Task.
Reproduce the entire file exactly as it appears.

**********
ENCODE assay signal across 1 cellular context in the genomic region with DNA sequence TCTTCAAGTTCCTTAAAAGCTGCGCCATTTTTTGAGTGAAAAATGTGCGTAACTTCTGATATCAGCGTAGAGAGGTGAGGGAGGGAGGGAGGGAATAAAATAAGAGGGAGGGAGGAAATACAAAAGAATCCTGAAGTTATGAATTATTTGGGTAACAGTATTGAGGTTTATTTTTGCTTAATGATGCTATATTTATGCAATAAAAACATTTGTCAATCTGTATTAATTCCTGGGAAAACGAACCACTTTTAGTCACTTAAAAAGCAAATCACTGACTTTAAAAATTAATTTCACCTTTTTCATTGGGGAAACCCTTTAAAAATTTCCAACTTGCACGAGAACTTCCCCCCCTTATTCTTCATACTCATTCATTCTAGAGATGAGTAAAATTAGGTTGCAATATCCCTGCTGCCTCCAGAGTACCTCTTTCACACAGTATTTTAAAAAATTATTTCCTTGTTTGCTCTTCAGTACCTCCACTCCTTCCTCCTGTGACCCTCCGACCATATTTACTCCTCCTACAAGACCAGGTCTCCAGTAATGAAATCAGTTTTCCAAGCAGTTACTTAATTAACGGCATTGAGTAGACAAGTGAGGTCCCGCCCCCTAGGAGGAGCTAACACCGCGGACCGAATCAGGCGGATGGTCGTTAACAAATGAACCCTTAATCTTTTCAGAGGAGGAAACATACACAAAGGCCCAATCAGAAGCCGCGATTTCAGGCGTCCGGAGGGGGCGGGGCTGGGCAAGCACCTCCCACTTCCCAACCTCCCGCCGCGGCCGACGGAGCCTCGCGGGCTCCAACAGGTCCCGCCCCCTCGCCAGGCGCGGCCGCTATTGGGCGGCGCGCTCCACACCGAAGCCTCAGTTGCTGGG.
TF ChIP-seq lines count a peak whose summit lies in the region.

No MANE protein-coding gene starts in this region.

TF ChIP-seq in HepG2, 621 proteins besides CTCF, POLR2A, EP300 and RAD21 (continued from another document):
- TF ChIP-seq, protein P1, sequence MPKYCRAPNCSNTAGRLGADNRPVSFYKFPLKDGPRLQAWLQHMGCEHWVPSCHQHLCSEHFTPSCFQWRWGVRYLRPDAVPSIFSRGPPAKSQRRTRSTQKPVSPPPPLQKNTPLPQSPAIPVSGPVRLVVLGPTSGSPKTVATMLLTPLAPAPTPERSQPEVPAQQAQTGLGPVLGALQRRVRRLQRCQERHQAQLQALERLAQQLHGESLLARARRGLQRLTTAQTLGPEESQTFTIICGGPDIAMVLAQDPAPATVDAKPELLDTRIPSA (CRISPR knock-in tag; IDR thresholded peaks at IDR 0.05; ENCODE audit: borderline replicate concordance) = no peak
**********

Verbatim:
ENCODE assay signal across 1 cellular context in the genomic region with DNA sequence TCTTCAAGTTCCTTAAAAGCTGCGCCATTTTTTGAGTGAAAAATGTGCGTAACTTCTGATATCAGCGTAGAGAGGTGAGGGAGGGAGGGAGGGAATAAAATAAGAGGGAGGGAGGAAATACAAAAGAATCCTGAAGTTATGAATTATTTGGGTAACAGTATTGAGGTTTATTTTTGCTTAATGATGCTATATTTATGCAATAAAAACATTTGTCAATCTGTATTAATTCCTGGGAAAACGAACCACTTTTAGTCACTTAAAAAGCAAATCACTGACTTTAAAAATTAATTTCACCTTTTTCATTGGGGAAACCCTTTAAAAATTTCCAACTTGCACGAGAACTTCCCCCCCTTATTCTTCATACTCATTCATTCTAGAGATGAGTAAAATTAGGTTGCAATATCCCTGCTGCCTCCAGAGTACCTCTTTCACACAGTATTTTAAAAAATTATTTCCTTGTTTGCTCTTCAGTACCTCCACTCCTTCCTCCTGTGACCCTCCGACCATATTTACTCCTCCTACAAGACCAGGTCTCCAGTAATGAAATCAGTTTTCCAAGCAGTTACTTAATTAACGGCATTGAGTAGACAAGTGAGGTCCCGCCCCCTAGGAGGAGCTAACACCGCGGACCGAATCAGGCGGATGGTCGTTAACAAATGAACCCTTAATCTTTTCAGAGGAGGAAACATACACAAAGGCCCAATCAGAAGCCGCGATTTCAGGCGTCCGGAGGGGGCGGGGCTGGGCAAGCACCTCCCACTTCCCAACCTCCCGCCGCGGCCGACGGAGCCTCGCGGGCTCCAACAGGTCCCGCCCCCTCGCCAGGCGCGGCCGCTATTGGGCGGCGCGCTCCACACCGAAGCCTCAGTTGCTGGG.
TF ChIP-seq lines count a peak whose summit lies in the region.

No MANE protein-coding gene starts in this region.

TF ChIP-seq in HepG2, 621 proteins besides CTCF, POLR2A, EP300 and RAD21 (continued from another document):
- TF ChIP-seq, protein P1, sequence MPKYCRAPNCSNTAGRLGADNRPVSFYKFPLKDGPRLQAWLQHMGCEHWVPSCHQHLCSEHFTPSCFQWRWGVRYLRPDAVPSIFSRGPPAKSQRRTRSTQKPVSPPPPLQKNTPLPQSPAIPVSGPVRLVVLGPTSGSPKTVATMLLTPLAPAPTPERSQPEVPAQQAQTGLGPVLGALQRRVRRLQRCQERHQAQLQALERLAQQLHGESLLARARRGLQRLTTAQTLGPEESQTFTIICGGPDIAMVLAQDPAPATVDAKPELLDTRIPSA (CRISPR knock-in tag; IDR thresholded peaks at IDR 0.05; ENCODE audit: borderline replicate concordance) = no peak